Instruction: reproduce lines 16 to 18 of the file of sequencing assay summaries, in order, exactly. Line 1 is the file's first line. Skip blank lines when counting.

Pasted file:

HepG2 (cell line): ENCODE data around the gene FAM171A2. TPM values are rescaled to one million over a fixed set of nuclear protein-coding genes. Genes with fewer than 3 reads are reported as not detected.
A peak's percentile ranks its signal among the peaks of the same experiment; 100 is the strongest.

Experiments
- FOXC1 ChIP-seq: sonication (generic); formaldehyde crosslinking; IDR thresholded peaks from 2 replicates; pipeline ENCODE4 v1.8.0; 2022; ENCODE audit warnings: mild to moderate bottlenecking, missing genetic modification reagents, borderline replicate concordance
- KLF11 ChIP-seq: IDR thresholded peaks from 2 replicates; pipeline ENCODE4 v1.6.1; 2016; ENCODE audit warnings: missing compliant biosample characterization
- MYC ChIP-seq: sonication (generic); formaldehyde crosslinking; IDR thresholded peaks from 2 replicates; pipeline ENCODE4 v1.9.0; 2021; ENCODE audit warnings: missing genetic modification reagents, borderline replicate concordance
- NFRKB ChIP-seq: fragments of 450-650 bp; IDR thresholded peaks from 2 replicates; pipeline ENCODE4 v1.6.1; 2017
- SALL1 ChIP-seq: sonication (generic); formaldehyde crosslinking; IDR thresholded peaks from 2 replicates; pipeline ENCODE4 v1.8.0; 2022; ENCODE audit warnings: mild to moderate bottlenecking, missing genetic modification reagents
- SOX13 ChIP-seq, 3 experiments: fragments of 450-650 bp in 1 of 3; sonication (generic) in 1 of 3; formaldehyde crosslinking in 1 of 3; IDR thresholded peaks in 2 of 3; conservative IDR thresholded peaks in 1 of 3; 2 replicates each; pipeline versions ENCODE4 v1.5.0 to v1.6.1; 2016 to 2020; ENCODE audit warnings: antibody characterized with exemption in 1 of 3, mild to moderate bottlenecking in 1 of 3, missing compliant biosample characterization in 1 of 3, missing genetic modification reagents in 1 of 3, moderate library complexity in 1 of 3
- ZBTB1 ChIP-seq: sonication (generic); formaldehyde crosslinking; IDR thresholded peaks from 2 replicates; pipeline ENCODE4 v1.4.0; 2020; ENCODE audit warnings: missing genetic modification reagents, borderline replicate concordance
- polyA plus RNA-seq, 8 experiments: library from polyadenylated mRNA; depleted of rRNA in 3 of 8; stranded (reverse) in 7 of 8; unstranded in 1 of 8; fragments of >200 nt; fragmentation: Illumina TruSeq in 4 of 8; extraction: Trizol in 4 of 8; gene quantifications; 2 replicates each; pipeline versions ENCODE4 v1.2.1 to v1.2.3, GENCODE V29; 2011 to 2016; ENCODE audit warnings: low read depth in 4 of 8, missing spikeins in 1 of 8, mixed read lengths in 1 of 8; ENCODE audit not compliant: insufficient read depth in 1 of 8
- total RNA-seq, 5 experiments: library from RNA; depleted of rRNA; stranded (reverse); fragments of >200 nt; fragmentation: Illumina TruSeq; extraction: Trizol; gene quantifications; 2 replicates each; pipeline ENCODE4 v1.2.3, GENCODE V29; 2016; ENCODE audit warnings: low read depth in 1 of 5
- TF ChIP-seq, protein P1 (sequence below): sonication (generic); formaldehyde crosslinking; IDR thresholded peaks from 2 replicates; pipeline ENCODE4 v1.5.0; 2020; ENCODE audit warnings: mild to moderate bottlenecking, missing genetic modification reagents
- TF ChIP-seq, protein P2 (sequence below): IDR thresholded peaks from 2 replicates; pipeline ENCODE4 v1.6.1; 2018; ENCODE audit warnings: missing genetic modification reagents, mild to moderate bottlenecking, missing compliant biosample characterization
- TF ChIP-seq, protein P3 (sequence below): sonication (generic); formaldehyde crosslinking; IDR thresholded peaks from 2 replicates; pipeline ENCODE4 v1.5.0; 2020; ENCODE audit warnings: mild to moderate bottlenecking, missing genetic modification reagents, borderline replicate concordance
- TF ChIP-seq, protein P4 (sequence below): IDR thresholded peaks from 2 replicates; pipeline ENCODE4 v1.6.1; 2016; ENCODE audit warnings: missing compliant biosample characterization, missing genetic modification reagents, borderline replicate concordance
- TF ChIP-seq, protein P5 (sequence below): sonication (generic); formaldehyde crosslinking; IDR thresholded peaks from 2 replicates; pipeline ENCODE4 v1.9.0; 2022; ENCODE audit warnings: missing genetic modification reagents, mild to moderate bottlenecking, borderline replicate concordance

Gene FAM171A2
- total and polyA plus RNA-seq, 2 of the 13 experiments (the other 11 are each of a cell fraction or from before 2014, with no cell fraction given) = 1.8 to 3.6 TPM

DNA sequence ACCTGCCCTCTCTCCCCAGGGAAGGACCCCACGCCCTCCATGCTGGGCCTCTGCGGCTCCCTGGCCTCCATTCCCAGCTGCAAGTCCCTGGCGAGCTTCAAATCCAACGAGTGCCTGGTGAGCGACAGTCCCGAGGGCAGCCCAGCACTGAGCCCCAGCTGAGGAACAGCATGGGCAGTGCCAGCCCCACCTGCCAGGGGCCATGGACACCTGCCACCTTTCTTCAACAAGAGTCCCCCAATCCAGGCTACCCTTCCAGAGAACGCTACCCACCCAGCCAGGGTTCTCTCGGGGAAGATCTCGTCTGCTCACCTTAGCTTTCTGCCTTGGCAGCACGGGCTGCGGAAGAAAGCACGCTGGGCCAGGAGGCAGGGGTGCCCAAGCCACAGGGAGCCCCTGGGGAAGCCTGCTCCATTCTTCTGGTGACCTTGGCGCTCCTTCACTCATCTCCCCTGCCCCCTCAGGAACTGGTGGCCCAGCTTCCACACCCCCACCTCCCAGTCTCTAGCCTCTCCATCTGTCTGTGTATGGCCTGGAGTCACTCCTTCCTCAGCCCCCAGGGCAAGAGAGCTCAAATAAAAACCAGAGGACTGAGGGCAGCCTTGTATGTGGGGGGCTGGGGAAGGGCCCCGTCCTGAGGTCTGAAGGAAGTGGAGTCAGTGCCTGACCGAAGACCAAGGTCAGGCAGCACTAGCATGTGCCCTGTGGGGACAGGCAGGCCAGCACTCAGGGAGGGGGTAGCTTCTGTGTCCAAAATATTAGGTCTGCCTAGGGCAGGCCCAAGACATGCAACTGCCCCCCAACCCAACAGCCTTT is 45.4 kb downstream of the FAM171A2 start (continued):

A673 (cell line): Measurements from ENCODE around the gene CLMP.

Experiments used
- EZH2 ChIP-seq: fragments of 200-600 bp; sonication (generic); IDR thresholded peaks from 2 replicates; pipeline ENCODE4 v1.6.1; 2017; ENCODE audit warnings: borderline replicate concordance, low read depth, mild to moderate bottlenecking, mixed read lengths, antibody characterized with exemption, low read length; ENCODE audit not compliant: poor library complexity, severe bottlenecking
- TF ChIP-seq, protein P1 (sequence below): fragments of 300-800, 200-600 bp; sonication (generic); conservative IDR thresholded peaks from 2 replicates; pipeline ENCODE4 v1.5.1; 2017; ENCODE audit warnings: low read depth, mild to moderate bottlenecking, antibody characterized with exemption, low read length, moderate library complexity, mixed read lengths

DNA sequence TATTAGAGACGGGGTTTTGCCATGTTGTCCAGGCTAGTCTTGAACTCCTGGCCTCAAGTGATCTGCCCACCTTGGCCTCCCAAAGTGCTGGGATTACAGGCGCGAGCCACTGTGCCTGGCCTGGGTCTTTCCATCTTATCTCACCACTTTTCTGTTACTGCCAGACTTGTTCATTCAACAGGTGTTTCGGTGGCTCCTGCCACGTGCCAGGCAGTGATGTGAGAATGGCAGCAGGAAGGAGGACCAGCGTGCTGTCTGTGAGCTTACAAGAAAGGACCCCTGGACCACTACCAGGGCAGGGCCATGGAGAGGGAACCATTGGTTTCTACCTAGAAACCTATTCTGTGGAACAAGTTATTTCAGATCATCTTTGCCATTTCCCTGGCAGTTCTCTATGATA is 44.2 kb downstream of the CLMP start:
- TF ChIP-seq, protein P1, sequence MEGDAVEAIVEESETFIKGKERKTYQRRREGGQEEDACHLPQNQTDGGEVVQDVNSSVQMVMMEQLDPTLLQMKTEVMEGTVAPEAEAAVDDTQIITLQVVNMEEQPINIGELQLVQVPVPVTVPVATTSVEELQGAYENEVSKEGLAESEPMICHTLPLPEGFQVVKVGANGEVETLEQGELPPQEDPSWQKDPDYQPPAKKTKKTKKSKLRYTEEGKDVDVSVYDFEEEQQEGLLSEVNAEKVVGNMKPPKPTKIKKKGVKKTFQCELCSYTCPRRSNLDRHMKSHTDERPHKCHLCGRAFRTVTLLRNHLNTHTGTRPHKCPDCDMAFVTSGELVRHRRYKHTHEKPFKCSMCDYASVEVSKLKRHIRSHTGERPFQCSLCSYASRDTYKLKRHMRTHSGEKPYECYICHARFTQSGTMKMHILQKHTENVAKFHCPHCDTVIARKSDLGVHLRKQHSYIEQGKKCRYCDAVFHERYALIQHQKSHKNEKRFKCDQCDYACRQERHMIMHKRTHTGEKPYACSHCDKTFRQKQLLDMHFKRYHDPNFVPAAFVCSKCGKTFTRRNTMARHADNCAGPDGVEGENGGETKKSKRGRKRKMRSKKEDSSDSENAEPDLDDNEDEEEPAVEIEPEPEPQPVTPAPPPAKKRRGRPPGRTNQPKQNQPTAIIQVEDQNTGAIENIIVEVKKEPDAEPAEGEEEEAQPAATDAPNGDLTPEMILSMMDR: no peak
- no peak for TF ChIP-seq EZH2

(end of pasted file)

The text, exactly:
- TF ChIP-seq, protein P4 (sequence below): IDR thresholded peaks from 2 replicates; pipeline ENCODE4 v1.6.1; 2016; ENCODE audit warnings: missing compliant biosample characterization, missing genetic modification reagents, borderline replicate concordance
- TF ChIP-seq, protein P5 (sequence below): sonication (generic); formaldehyde crosslinking; IDR thresholded peaks from 2 replicates; pipeline ENCODE4 v1.9.0; 2022; ENCODE audit warnings: missing genetic modification reagents, mild to moderate bottlenecking, borderline replicate concordance

Gene FAM171A2